Urine drug test, AMP, toxicology urine screen
This test looks for amphetamine in your urine. Amphetamine is a drug that stimulates your central nervous system. It can show up in your urine for 1 to 3 days after you've taken it. Amphetamines include methamphetamine (meth) and Methylenedioxymethamphetamine (MDMA) and other designer forms.
Amphetamine is a commonly used street drug. It makes users feel very alert and have lots of energy. Stimulants like amphetamine and methamphetamine can also make the user feel very happy. But they can also make users feel very agitated and have delusions and hallucinations. Users feel aggressive and paranoid. They may be violent. Abusing these drugs can also cause other serious health problems. These include stroke, heart disease, convulsions, and severe tooth decay.
Amphetamine also has uses for health. Healthcare providers sometimes prescribe the drug in small doses for people with attention-deficit/hyperactivity disorder. Healthcare providers also sometimes give the drug to treat obesity and narcolepsy. Narcolepsy is a sleep disorder marked by falling into a sudden deep sleep in places or at times when you shouldn’t.
Amphetamine can be dangerous to your health if you take too much. If you have been prescribed this drug, your healthcare provider may use this test to make sure you are taking your dose. An ER healthcare provider may also order a blood or urine screen for methamphetamine if you come to the ER with signs of a drug overdose. Methamphetamine changes to amphetamine in the body. Signs of drug overdose include:
High blood pressure
Rapid heart beat
High body temperature (hyperthermia) as high as 104°F (40°C)
Even if you do not use amphetamines, you may need this test to get a job. If you are a parolee or someone being treated for drug use disorder, you may also need this test to show that you are not using drugs.
Companies often use urine tests to screen new employees for drugs, including amphetamine. Urine tests cost less than blood tests. But they can be a problem because people have found ways to cheat the test and appear drug free. Cheating usually involves adding something to the urine sample to change the test results. Also, not all forms of amphetamines are detected with a urine test. Many medicines can affect the results.
Some testers watch during the test to prevent cheating.
You may also have a blood test to screen for drugs such as amphetamine. Amphetamine can even be found in a strand of your hair. But this test is not considered to work as well as a blood or urine test.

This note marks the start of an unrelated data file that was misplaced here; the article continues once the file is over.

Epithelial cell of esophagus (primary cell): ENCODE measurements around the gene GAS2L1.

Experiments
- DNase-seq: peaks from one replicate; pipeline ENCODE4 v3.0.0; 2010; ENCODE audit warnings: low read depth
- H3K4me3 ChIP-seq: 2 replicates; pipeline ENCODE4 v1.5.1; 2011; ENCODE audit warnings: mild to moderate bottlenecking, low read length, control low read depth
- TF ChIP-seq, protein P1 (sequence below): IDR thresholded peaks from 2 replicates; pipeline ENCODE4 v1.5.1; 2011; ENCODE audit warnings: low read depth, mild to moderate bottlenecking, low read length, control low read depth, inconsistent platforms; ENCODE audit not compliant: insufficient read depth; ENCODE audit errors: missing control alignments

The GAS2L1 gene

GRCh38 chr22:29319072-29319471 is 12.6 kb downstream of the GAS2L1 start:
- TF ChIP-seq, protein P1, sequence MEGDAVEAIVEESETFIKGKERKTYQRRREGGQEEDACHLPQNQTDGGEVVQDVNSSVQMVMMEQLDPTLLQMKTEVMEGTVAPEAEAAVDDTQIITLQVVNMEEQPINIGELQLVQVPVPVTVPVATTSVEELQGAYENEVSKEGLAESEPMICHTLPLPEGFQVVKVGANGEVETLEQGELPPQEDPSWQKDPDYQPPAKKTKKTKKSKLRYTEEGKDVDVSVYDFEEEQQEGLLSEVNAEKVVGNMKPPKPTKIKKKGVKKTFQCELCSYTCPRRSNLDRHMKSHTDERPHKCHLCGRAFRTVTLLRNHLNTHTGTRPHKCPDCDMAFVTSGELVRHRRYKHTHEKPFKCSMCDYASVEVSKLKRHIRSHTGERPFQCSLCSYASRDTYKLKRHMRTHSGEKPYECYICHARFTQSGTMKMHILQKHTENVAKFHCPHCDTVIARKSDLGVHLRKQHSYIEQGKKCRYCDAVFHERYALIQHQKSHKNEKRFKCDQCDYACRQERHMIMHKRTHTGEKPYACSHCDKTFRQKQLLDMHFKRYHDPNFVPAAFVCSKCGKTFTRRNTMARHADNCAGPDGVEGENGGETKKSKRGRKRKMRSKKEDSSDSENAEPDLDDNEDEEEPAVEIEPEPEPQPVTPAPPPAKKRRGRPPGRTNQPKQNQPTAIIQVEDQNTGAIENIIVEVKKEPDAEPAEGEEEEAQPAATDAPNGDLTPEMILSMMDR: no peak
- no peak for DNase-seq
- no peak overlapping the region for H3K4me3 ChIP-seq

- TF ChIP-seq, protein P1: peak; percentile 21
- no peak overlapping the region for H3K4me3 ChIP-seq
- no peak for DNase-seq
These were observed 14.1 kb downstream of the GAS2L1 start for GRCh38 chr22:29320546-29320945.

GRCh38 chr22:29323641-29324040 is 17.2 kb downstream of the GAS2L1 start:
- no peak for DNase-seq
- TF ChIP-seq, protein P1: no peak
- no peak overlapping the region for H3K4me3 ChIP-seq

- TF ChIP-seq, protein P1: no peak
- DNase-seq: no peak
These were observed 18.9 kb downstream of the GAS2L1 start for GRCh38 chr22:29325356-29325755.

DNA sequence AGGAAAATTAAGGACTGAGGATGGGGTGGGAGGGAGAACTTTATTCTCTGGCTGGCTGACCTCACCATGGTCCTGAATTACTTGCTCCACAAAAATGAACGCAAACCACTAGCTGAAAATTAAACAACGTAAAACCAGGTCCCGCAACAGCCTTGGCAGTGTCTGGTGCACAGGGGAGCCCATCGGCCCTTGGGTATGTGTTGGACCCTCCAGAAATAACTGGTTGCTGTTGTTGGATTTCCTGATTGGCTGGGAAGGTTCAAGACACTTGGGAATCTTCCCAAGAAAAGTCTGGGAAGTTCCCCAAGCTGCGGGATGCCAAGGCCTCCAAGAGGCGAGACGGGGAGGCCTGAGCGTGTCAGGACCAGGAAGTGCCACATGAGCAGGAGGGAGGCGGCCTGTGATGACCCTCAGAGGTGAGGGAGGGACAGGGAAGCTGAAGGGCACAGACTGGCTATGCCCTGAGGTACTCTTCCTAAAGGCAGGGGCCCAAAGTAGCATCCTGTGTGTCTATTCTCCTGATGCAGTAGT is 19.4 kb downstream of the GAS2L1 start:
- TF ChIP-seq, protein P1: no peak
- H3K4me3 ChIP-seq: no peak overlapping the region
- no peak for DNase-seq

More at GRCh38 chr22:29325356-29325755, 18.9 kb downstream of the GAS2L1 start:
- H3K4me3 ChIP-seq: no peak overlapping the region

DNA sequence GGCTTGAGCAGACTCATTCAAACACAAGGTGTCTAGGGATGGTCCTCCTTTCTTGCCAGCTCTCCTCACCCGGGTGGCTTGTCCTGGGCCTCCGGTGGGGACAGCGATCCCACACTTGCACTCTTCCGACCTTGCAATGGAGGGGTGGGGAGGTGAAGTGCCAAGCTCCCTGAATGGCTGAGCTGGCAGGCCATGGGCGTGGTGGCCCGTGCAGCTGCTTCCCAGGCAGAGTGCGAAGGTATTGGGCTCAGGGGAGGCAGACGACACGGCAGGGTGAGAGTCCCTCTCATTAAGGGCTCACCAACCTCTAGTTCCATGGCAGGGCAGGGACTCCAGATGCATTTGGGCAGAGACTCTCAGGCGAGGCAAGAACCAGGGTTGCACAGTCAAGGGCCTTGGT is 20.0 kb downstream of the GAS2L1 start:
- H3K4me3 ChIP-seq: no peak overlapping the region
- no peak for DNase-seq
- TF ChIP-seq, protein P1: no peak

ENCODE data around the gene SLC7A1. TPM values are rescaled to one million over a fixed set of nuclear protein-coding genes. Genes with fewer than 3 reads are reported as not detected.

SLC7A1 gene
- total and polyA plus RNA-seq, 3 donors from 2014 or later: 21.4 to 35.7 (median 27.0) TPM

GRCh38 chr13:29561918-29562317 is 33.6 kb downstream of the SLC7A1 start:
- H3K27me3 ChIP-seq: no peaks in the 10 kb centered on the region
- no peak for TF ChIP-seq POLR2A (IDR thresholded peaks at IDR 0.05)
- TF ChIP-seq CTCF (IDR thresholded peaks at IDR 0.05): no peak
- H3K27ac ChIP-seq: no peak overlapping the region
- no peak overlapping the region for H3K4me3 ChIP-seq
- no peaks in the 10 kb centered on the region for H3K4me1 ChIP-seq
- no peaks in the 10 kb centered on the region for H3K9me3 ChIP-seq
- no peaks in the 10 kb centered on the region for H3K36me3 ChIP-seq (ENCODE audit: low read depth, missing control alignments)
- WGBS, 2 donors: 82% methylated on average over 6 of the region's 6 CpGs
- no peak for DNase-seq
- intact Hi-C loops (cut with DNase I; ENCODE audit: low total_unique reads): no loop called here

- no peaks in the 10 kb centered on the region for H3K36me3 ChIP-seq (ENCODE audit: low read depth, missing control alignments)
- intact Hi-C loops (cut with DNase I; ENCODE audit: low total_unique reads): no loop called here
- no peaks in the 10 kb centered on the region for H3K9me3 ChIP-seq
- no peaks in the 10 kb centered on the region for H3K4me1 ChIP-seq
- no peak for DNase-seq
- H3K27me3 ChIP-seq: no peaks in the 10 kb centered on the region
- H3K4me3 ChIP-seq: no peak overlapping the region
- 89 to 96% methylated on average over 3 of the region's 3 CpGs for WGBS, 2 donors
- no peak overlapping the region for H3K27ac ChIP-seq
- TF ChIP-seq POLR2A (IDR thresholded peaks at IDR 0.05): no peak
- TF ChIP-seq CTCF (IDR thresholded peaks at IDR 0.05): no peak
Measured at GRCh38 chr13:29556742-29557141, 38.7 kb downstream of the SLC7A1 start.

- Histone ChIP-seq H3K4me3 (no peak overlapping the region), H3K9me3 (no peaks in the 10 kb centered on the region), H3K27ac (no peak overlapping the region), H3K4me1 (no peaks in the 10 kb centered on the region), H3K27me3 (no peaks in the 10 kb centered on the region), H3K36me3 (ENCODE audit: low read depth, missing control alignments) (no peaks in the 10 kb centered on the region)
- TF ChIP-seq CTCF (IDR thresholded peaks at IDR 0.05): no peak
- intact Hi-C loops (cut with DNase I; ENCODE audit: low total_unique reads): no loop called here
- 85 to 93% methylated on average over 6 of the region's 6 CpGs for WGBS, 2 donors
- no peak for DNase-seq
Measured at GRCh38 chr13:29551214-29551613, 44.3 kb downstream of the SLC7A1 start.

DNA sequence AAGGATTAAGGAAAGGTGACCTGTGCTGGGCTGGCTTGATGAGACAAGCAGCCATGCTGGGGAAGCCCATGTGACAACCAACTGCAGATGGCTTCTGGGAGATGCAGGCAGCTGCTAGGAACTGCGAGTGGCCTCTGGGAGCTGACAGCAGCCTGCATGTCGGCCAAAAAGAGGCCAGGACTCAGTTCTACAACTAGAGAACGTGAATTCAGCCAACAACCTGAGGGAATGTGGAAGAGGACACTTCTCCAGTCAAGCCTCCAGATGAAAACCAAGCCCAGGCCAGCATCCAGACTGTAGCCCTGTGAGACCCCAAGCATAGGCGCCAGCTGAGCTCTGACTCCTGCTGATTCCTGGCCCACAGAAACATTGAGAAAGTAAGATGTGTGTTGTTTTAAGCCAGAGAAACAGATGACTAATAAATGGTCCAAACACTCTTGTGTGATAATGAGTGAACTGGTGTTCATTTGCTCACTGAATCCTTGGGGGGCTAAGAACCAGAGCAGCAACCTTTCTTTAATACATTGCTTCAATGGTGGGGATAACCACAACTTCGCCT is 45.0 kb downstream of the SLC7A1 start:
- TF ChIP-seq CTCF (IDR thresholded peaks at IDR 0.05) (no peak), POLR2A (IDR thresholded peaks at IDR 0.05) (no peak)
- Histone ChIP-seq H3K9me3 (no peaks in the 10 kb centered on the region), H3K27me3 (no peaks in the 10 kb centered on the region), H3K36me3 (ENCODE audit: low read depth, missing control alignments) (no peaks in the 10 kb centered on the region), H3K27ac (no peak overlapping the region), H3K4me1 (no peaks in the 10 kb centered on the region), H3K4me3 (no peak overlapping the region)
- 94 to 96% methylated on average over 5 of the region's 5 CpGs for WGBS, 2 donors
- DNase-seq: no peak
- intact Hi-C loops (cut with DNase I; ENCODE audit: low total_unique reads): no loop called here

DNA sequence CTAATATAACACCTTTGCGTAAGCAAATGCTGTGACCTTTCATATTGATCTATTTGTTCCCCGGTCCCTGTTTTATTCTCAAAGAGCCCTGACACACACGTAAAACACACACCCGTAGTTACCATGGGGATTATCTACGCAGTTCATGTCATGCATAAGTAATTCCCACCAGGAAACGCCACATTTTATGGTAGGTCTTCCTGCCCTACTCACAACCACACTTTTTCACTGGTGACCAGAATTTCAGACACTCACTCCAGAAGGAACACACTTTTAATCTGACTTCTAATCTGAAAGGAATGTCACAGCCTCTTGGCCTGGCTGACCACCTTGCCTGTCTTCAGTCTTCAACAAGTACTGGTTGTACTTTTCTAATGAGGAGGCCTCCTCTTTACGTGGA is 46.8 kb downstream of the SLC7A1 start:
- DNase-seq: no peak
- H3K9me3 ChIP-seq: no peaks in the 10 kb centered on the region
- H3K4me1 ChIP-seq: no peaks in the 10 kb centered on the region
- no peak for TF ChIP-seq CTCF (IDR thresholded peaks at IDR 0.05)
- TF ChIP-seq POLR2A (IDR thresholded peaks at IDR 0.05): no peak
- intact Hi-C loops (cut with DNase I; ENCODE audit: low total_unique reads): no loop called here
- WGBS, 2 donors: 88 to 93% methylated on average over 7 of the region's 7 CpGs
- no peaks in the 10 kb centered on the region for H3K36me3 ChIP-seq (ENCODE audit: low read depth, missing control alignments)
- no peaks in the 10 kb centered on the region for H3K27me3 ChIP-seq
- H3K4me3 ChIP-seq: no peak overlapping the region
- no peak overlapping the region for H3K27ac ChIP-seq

If you have injected amphetamines or other drugs, your healthcare provider may test you for viruses that commonly affect drug users. These might be HIV or hepatitis B or C.
If you have signs of a methamphetamine overdose, a healthcare provider may also order a fingerstick blood sugar test, acetaminophen test, and electrocardiogram (ECG). This is to rule out other health emergencies or to monitor your condition. Healthcare providers may also order tests to check your electrolyte balance and the health of your kidneys and liver.
Many things may affect your lab test results. These include the method each lab uses to do the test. Even if your test results are different from the normal value, you may not have a problem. To learn what the results mean for you, talk with your healthcare provider.
A positive result means you most likely have used this drug in the last 1 to 3days. If you take amphetamine often, it may show up in your urine for up to a week after using it.
Results only show that amphetamine was in your system at the time of the test. A positive test result should be confirmed by a lab. Healthcare providers diagnose amphetamine use disorder only after a physical exam. This includes taking your personal history and talking with you. If you have a problem with amphetamine use, your provider can suggest treatment for addiction, drug use disorder, or depression.
This test requires a urine sample to be tested in a lab.
This test poses no known risk.
The results of your test may affect your ability to get a driver's license or a job, join the military, or play certain sports.
In some cases, it's possible to get a positive test result even if you don't take amphetamines. This is called a false positive. Test results may come back positive if you have taken certain antihistamines, nasal inhalers, or cold medicines. You may also get a false positive if you take certain medicines for depression. These include tricyclic medicines, quetiapine, and bupropion. Talk with your healthcare provider about whether the prescription and over-the-counter medicines you take could cause a false positive test result.
You don't need to prepare for this test.